Elon Musk and Jeff Bezos have pretty much conquered the world with Tesla and Amazon respectively, but they’ve got their sights set much higher. Musk heads up SpaceX, while Bezos has the lesser known Blue Origin and they are both building rockets that could change the future of mankind.

Space is a big place and the two companies are heading in very different directions when they hit the skies. But there are also a number of similarities and there’s definitely a competitive edge between these self-made billionaires that simply cannot be constrained by the simple laws of gravity.

It wasn’t so long ago that SpaceX was claiming a raft of new records with the Falcon Heavy. Now Blue Origin has come out with a series of designs for the New Glenn that will be here by the end of the decade.

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Unless SpaceX has something else up its sleeve, Blue Origin will take the lead when Blue Origin New Glenn takes to the skies. It isn’t here yet, but then neither is SpaceX’s Falcon Heavy and so that’s the comparison we’re going to go for.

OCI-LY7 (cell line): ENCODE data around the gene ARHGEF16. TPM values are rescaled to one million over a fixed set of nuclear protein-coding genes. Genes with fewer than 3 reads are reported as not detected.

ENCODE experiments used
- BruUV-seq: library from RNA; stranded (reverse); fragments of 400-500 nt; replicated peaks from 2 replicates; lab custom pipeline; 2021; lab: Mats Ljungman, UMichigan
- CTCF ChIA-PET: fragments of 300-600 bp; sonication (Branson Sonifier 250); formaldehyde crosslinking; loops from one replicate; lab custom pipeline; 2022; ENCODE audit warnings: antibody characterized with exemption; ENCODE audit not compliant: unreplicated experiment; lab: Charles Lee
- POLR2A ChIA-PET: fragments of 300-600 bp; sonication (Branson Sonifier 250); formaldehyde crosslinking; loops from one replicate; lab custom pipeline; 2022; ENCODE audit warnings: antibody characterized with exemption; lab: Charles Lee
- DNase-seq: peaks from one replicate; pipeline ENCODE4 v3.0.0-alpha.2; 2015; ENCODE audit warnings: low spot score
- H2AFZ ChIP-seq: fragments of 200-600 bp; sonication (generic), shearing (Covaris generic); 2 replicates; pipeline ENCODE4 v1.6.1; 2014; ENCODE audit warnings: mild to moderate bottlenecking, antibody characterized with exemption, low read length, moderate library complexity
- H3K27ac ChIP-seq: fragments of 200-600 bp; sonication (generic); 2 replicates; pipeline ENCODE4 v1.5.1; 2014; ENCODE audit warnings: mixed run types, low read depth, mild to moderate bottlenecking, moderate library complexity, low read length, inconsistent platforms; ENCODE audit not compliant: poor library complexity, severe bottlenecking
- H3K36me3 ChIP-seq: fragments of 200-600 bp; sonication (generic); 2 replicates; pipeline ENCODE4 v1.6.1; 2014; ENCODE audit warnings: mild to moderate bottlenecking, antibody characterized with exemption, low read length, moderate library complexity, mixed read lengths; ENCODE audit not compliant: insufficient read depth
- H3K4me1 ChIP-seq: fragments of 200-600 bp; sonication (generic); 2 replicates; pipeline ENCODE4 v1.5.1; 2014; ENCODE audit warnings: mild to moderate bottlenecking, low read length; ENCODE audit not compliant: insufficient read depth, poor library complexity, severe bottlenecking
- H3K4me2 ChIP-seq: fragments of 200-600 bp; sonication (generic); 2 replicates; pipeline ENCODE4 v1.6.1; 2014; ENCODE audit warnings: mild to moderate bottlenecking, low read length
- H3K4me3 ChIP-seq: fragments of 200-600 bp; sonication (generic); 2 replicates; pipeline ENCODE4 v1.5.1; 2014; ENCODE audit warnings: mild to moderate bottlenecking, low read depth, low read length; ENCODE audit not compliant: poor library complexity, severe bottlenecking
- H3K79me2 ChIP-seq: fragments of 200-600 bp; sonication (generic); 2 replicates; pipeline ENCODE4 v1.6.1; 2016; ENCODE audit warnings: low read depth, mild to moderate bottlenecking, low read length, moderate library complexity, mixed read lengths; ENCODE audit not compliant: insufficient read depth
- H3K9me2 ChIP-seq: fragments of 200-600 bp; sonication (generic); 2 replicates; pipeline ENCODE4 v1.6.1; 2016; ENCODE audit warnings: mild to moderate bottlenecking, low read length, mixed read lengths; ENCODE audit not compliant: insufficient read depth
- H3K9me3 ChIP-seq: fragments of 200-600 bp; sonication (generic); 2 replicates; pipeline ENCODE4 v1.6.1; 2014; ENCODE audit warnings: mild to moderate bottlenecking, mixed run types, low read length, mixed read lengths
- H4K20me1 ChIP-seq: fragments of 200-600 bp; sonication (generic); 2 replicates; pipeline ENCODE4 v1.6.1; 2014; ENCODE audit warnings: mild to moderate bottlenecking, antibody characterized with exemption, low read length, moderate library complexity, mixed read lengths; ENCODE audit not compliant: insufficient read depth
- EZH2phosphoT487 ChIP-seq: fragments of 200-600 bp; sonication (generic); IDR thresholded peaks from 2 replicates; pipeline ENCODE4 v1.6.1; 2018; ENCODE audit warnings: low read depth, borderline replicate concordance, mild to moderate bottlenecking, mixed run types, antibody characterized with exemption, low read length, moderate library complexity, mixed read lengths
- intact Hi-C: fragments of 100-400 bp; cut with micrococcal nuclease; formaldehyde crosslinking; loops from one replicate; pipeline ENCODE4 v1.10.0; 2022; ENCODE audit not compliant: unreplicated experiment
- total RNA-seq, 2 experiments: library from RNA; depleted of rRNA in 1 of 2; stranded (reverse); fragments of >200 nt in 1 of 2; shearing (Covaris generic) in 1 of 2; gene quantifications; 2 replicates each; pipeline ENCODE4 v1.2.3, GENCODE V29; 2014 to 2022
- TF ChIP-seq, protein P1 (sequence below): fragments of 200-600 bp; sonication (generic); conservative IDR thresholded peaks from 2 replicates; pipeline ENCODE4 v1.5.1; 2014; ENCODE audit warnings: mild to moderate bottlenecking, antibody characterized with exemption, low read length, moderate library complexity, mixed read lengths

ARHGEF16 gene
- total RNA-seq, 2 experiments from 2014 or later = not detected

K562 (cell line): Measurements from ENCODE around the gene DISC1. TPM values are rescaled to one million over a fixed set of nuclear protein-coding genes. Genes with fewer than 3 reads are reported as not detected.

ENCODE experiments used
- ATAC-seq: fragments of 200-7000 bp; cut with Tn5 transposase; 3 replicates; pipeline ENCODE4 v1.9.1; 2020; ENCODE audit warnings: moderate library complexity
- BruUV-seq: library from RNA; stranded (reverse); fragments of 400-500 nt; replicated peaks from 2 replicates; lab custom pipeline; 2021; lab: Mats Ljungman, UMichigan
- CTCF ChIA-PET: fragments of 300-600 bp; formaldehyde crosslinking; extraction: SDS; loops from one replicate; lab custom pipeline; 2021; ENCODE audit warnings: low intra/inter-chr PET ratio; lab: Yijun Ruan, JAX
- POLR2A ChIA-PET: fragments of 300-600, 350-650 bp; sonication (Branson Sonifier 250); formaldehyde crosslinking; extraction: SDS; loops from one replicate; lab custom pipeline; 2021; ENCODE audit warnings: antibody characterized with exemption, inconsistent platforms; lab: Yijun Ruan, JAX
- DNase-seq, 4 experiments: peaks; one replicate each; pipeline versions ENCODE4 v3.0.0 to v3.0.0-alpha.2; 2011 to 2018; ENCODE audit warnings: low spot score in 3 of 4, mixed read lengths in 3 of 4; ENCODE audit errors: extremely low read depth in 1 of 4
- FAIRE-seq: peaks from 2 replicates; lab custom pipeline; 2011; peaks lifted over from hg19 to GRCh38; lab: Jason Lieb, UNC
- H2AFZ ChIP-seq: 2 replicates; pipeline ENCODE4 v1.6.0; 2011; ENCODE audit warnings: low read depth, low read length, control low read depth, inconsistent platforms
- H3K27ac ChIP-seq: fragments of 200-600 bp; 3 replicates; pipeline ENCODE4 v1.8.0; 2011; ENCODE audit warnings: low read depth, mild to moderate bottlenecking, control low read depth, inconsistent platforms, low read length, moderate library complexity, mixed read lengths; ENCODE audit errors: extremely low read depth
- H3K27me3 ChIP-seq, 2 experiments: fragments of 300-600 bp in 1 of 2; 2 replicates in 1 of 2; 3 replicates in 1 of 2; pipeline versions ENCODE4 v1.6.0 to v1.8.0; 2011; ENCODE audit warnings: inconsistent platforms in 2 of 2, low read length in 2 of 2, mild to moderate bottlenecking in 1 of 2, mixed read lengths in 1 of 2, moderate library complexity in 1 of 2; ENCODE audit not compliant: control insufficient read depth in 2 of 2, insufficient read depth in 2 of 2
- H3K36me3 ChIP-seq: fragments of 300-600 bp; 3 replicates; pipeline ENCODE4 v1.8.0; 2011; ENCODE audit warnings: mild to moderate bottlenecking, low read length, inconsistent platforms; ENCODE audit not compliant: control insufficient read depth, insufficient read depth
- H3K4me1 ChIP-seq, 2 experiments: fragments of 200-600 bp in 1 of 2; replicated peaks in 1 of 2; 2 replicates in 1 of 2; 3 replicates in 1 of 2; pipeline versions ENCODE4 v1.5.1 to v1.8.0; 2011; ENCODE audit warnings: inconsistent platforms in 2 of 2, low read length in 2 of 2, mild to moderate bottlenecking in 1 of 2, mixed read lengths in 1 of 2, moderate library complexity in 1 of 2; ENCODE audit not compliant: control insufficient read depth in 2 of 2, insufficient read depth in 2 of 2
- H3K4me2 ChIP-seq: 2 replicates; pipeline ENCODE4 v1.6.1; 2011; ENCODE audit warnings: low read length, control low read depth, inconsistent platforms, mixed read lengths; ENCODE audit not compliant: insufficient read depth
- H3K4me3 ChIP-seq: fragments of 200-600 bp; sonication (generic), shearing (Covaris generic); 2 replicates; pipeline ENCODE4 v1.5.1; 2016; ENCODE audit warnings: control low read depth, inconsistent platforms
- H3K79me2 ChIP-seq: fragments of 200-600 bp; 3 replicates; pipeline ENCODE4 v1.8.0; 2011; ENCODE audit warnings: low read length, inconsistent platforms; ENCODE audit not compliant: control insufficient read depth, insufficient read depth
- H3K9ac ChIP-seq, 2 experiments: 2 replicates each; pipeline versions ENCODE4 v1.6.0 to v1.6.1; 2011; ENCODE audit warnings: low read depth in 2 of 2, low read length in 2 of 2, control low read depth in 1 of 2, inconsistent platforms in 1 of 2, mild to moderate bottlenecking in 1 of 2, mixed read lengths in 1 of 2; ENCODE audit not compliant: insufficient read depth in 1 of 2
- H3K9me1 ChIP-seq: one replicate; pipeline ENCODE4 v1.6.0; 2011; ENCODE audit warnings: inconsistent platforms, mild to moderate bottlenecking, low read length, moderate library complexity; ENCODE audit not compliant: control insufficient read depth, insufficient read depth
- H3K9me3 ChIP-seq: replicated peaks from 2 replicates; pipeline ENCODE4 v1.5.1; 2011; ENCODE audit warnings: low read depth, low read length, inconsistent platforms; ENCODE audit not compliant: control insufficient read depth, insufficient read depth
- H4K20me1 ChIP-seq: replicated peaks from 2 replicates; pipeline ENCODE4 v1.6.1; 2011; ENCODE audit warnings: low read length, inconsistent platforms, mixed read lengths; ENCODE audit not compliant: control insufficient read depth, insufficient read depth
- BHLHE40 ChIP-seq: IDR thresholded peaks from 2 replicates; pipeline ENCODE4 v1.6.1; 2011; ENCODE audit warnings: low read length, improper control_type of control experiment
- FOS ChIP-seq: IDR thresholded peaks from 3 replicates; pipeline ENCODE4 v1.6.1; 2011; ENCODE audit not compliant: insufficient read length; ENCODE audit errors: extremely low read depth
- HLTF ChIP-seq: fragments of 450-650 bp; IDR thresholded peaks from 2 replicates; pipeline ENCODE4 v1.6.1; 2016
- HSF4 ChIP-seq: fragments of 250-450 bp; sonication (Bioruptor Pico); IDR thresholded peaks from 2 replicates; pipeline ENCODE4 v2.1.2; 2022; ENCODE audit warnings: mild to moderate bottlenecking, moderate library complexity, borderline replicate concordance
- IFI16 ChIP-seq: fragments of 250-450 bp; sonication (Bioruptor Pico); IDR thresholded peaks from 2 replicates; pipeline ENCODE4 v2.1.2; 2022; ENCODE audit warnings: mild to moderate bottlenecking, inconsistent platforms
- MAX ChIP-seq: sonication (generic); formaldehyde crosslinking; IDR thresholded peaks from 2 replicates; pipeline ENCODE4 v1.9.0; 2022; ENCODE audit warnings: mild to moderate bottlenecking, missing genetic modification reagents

That’s because the Blue Origin New Shepherd is a firecracker compared to the lower level Falcon 9 and it just wouldn’t be a fair comparison. So just bear in mind that we’re dealing with specs and prototypes right now, rather than proper rockets leaving the ground. Falcon Heavy will be here first, but it hasn’t lifted off yet.

So how do the company’s rockets stack up when we put them head-to-head? Let’s find out.

First, why are they even doing it?

Musk has laid bare his plans to take the human race to Mars and eventually lower the price of a ticket to his own private Elysium to just $100,000. Is it insane? It might be, but then so were electric cars when Musk started Tesla.

We’ve given up on doubting the man, even though his ambition to turn us into a two-planet species makes everything else look like small beer. His reason is simple, one planet or the other could be wiped out at some point and having a foot on each world gives our species the best possible chance of a future.

There’s a long way to go between now and then, though, and the Falcon Heavy is just the first step.

Jeff Bezos is the world’s fifth richest man and he’s just as passionate about the environment as Elon Musk, in his own way. He wants to move heavy industry off this planet and effectively turn the world into a garden that can repair the wounds inflicted by mass manufacturing, mining and more.

He too envisages millions moving to space to live and work in industrial zones  that are far removed from our world’s atmosphere. It would clean up the Earth in a stroke and give our planet the chance to breathe free and reverse some of the incredible damage we’ve inflicted over hundreds of years.

Along the way he’ll use New Shepherd to take tourists into sub-orbital space, more than 60 miles up, and that could even happen this year. But the next rocket will be called Armstrong and that’s clearly aimed at the moon.